You mean the Windows executable?
Both Windows & Linux. On Windows, a lot of people don't like dozens of DLLs in the program folder (including me), and on Linux I didn't want to fuck around with library problems. "Hey my demo didn't load" ... days and days of debugging ... "oh my libarchive wasn't build with XZ support, lolz".
EECS has dependencies that EE doesn't: GnuTLS, libcurl, libarchive, etc. There are very few Linux distributions that keep up with current versions of all those dependencies, so rather than force users to fight with their package manager or distribution, I just statically linked everything. If small binary size is really important to a user, 99% of the time they're capable enough to compile EE themselves. If not they shouldn't be fucking around with it, and I certainly don't want to deal with their problems (of all support issues, compilation/installation are just the worst). In fact, my first suggestion to someone having trouble with EECS and who wasn't using the static distribution would be to use it, and see if the problem still happens.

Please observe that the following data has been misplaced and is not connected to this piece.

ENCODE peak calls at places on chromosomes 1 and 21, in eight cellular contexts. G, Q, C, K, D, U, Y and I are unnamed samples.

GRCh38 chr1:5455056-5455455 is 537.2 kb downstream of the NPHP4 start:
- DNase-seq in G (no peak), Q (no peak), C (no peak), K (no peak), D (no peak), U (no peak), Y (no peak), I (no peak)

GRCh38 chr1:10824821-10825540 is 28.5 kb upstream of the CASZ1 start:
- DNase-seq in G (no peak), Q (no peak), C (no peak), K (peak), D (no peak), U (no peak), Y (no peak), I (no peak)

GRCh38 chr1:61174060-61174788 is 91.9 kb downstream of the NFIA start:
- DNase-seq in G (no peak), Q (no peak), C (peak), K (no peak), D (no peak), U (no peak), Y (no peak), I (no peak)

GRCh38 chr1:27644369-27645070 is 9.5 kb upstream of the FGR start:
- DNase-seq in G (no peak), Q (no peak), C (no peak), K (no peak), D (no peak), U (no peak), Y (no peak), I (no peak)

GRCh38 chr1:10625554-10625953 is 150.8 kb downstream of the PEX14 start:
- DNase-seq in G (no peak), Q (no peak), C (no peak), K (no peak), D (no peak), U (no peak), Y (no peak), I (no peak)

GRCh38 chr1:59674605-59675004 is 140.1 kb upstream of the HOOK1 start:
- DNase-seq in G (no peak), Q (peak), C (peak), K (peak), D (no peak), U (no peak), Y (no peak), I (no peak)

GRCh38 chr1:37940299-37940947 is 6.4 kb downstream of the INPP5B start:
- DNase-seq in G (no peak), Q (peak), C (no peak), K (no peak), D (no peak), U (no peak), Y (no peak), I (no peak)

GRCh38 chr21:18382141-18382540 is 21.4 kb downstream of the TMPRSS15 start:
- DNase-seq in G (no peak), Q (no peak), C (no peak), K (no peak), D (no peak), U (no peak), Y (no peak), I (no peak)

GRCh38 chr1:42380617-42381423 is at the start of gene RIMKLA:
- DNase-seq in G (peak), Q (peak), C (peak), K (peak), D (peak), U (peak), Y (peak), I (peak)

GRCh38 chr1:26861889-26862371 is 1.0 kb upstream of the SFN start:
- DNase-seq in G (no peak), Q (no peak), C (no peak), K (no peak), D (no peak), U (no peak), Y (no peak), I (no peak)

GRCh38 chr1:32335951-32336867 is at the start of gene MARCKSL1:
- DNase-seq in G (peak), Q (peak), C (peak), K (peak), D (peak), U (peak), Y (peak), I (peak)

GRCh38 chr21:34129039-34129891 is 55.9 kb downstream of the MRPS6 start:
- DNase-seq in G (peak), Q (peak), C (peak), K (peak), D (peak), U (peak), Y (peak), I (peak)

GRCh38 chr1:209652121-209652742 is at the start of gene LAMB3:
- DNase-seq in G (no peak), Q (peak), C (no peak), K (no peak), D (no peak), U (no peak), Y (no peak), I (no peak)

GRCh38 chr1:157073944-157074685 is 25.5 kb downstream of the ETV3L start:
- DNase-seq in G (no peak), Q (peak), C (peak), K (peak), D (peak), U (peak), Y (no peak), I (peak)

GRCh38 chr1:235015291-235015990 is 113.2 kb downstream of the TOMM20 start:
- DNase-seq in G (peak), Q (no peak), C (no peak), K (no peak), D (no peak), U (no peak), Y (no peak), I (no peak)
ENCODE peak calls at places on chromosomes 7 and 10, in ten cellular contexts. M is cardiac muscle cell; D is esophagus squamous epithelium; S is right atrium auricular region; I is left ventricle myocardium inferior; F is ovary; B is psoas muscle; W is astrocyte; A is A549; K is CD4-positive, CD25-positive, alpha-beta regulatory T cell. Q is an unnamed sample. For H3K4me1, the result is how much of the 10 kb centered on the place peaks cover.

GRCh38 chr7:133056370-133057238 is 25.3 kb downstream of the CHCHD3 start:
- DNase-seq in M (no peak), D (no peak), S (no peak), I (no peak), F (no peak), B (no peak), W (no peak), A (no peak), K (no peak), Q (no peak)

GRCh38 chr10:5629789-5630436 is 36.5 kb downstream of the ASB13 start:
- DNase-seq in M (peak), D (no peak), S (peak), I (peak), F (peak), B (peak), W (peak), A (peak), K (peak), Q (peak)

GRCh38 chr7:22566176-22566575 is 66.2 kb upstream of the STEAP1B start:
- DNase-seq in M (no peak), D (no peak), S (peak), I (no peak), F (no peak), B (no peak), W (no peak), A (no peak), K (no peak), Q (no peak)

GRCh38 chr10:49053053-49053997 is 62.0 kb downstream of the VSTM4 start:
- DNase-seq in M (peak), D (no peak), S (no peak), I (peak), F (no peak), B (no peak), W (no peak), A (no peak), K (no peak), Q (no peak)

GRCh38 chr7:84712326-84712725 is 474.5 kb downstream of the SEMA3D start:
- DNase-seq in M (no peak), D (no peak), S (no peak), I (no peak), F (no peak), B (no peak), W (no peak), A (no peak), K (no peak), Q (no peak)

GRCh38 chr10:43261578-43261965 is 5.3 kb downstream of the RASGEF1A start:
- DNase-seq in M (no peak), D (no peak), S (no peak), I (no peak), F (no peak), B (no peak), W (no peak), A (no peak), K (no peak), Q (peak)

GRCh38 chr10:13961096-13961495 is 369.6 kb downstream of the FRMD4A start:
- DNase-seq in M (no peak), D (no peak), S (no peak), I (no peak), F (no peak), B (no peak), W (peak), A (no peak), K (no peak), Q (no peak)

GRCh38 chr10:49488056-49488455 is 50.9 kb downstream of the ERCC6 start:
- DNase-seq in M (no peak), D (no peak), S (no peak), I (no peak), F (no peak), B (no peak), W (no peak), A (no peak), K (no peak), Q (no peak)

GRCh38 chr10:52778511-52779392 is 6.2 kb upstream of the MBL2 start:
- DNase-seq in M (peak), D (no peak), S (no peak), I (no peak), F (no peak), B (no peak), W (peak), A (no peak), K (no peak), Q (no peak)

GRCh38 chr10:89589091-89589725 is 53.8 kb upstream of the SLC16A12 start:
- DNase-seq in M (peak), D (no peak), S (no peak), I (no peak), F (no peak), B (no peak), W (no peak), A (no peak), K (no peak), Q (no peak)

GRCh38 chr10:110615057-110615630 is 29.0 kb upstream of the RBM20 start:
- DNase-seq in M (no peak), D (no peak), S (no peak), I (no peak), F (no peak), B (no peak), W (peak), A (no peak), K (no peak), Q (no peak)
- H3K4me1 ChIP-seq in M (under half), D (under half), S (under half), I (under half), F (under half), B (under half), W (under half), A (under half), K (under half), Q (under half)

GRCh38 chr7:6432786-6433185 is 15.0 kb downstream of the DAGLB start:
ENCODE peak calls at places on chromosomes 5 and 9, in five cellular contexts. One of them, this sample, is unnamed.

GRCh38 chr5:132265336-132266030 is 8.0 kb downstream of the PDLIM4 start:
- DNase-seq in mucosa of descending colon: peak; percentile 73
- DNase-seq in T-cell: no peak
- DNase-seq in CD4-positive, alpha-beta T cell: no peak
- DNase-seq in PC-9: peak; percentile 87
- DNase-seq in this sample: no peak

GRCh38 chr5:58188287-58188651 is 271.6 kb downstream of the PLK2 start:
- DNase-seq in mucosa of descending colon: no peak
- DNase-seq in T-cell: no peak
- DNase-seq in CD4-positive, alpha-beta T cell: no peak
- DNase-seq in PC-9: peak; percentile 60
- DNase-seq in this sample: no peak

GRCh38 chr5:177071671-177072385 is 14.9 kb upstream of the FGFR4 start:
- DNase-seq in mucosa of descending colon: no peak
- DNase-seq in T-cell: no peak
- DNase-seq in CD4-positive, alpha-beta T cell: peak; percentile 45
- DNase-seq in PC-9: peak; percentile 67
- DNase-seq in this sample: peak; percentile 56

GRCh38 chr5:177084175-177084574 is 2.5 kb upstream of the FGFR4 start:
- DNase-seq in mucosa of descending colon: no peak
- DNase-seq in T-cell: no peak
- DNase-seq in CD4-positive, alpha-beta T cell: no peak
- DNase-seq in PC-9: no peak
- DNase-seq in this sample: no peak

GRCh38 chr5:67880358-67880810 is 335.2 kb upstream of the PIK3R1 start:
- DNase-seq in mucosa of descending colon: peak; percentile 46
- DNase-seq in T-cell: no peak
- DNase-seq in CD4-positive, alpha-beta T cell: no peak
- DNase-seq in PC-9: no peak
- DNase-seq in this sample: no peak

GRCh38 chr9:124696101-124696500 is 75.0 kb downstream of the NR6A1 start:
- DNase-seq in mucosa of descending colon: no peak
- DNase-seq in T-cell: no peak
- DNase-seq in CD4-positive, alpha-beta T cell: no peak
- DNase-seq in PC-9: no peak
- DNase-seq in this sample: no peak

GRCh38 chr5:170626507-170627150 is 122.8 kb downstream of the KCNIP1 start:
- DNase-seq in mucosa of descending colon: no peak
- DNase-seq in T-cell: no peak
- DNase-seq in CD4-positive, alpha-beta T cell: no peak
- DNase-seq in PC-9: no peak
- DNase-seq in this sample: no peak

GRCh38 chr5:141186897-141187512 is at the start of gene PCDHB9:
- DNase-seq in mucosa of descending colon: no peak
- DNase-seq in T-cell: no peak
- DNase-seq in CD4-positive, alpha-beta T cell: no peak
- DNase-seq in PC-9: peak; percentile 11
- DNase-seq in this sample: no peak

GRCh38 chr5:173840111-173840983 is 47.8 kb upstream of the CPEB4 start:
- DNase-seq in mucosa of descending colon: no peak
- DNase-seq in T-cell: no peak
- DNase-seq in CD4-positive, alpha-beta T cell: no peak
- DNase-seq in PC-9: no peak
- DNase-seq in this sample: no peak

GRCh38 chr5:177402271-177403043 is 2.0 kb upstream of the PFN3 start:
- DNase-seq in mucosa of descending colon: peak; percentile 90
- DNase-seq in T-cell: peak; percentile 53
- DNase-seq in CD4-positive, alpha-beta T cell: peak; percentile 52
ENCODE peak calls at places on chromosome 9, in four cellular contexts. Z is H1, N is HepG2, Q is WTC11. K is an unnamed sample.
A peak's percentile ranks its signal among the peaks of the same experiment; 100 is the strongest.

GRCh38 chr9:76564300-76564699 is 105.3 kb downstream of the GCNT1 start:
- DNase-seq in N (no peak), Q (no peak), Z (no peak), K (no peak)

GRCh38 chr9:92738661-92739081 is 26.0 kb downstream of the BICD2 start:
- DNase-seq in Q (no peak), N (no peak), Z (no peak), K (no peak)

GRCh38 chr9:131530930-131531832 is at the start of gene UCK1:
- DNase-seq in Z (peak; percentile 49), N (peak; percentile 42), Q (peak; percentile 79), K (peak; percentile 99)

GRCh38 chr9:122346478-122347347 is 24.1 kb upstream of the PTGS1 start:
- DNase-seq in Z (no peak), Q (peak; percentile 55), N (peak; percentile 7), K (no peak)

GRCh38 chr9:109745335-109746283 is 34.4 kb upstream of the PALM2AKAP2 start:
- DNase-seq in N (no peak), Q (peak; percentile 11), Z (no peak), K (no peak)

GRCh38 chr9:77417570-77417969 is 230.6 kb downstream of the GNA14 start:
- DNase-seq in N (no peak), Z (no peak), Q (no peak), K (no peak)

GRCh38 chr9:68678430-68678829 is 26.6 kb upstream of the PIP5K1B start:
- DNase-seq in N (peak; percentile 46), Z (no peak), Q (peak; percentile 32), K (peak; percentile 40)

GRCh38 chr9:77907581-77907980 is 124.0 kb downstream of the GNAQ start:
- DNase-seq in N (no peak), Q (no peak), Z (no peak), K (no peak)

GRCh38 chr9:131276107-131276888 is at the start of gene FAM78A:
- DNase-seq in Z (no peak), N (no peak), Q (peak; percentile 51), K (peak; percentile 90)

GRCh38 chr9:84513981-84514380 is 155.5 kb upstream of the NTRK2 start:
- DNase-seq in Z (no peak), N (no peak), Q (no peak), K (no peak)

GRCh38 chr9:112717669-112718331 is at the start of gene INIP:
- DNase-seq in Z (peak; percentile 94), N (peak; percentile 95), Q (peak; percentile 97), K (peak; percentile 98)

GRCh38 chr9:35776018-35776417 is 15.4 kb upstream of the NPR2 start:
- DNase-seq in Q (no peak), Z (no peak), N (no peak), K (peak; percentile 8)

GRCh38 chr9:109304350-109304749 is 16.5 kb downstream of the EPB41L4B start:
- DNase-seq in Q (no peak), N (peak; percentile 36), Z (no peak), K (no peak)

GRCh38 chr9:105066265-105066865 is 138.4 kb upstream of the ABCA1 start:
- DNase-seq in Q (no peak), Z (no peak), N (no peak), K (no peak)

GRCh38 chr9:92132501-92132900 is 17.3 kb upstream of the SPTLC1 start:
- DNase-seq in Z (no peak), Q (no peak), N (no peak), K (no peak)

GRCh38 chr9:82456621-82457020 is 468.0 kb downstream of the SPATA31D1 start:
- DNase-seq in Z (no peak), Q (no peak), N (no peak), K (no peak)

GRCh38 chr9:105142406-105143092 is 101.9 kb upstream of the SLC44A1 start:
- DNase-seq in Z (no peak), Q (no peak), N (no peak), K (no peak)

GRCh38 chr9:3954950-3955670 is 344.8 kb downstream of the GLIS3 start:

I also had a cross-compilation system setup on a Linux machine to build for Windows. It was easier to script this way; whenever I wanted to release a new test build I just ran a script instead of firing up the XP VM, loading Code::Blocks (or whatever), updating SVN, loading the project, opening up WinSCP, blah blah blah.
Anyway, enough OT.
1. Gorilla Audio + PortMidi seems workable if the Windows MIDI sounds are acceptable (i.e., no one deeply wants to change the synth sounds).
2. SFML seems like it has audio support, but its MIDI support seems like it's through a 3rd party library called sfmidi, which uses FluidSynth. Dunno exactly what that means, do we still have to build FluidSynth? Does FluidSynth suck?
The other thing is that someone should figure out if there are stupid problems under Mac or Linux with either Gorilla or SFML.